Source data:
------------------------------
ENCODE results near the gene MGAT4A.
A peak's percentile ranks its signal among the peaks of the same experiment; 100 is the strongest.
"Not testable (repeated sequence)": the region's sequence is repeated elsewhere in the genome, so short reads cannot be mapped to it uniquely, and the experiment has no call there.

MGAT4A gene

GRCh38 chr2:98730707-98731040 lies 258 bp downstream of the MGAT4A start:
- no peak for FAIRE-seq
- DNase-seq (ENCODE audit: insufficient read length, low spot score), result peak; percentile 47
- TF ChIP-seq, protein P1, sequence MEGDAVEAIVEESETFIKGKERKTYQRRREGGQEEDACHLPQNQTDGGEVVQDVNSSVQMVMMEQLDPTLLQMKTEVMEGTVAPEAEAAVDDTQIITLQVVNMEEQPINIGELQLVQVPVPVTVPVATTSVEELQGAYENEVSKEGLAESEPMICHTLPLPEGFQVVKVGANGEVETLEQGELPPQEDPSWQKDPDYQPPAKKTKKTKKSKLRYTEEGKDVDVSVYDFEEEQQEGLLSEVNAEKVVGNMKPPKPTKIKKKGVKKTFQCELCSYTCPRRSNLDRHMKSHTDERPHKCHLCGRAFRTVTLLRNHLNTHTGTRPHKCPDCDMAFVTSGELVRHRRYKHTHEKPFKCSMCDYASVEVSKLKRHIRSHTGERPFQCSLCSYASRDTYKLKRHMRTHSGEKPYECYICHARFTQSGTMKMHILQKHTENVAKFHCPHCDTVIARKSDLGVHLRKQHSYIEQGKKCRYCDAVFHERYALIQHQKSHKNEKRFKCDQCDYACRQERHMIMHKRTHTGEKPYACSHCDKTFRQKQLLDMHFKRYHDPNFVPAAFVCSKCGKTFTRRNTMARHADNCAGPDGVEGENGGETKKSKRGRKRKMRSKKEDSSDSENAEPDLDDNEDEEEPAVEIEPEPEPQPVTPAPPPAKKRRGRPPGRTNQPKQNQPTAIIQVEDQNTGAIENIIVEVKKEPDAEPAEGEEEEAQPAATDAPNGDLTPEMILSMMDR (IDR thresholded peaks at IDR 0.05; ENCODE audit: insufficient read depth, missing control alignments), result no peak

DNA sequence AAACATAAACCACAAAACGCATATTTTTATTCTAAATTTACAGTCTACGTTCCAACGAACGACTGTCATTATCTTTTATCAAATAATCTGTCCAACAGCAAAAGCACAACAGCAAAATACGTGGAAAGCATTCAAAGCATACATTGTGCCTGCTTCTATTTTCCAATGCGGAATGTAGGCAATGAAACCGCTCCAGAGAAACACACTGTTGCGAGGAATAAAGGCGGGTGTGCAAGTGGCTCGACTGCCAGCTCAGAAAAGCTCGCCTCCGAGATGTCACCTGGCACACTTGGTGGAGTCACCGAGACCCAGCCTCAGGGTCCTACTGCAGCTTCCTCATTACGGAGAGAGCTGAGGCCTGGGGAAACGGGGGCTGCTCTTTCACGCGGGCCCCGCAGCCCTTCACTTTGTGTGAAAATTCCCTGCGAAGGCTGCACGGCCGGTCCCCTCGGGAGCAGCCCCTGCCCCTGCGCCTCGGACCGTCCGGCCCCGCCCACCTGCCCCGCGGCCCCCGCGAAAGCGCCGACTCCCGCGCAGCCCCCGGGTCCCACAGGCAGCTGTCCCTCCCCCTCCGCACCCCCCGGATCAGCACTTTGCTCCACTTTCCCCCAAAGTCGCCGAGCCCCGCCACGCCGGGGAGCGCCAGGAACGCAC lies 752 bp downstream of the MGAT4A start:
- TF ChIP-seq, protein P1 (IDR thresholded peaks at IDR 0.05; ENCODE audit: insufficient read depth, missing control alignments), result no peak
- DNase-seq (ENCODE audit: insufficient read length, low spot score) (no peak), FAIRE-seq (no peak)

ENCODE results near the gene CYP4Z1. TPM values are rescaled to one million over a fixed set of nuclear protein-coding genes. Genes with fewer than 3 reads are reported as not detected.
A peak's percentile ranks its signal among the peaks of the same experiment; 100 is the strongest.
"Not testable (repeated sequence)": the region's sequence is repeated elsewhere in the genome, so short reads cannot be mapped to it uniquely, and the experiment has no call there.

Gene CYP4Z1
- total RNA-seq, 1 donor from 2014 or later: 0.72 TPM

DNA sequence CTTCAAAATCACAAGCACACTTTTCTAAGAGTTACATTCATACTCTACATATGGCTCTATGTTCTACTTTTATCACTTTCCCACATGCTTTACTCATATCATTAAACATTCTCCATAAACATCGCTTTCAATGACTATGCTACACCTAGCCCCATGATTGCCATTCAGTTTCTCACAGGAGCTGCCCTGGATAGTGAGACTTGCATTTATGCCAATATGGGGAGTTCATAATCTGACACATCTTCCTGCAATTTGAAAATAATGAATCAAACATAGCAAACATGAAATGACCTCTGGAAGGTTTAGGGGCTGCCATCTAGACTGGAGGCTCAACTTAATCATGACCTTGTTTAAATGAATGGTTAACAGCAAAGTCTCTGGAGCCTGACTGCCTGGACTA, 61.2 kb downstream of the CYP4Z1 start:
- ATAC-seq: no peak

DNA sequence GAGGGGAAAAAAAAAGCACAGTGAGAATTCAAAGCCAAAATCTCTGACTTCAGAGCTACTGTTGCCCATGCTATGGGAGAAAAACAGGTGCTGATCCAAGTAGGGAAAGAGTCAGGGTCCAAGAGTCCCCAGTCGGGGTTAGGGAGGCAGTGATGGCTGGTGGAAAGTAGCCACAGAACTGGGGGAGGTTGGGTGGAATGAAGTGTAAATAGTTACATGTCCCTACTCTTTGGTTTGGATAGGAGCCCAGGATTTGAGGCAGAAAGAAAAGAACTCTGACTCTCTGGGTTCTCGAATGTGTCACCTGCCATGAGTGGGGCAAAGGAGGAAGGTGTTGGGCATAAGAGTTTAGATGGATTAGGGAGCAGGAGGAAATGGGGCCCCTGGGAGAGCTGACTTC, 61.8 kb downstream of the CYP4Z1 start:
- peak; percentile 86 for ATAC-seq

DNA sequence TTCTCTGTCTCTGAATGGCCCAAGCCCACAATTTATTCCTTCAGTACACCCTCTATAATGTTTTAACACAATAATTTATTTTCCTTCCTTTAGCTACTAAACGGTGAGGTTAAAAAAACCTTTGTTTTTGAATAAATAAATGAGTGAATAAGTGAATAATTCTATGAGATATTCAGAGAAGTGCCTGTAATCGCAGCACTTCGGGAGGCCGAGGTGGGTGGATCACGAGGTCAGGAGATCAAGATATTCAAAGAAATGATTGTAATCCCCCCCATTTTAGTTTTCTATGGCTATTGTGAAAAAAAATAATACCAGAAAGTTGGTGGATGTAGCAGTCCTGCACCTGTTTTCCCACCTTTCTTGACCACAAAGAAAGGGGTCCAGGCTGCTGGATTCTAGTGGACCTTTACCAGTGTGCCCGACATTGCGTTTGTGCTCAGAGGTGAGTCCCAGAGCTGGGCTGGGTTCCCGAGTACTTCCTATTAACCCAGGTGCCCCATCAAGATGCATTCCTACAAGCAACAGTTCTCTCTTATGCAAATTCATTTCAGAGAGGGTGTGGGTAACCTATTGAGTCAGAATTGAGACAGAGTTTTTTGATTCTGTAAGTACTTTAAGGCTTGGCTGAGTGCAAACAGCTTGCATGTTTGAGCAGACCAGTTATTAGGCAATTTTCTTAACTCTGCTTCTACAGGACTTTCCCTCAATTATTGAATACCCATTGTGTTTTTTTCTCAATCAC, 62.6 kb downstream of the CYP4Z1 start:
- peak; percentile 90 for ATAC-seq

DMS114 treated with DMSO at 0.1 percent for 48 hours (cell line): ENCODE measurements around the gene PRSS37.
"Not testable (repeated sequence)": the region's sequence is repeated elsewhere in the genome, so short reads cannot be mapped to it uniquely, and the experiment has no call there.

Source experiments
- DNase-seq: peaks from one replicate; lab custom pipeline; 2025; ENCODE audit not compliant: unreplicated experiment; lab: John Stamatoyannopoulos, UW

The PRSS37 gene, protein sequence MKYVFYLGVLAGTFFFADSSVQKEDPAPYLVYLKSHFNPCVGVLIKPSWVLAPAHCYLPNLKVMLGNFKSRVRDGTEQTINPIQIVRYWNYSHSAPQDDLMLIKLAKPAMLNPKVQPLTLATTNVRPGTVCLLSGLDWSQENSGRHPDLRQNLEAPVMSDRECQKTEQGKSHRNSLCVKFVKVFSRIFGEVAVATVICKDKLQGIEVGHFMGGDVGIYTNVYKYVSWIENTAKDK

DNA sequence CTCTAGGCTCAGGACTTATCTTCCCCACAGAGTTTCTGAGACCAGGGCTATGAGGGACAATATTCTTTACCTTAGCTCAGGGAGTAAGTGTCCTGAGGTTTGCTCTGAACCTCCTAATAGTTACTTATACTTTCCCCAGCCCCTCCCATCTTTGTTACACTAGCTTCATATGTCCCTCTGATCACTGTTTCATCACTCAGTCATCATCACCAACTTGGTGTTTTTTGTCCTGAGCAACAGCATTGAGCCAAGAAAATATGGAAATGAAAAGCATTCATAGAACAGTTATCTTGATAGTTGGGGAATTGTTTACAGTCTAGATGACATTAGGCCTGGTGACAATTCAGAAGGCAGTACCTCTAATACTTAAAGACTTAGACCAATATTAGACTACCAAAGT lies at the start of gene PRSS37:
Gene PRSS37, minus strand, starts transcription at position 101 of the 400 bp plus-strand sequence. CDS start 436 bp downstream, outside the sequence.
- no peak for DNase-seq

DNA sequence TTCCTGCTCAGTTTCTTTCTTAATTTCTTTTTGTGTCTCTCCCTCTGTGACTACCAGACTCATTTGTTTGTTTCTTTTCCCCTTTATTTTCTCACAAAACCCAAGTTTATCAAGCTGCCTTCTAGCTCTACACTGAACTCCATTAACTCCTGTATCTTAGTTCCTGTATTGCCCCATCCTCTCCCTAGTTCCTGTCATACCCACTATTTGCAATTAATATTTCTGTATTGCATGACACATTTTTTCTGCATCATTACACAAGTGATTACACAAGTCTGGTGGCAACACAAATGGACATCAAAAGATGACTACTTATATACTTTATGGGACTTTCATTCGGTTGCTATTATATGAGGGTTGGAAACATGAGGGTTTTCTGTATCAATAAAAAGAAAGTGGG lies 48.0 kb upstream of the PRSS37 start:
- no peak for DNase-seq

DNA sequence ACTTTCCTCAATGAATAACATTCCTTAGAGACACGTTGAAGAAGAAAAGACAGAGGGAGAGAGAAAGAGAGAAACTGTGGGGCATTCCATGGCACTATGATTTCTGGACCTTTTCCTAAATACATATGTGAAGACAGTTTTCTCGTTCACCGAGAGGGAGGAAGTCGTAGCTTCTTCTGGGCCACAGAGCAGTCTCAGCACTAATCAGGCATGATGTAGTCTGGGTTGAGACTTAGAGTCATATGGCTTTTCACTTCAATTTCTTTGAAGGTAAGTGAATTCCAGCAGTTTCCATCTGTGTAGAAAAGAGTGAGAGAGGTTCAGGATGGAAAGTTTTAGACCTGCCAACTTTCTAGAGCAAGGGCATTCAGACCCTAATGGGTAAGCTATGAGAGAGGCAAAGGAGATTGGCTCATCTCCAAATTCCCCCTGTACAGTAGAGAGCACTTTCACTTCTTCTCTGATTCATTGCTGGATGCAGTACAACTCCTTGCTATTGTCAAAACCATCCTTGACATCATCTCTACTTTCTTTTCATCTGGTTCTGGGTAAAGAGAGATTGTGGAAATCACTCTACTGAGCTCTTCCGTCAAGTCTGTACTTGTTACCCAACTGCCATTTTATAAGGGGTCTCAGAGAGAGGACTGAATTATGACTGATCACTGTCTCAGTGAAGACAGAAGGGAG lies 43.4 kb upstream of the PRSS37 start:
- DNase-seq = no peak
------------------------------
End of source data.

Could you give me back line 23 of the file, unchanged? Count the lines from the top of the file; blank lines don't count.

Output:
DMS114 treated with DMSO at 0.1 percent for 48 hours (cell line): ENCODE measurements around the gene PRSS37.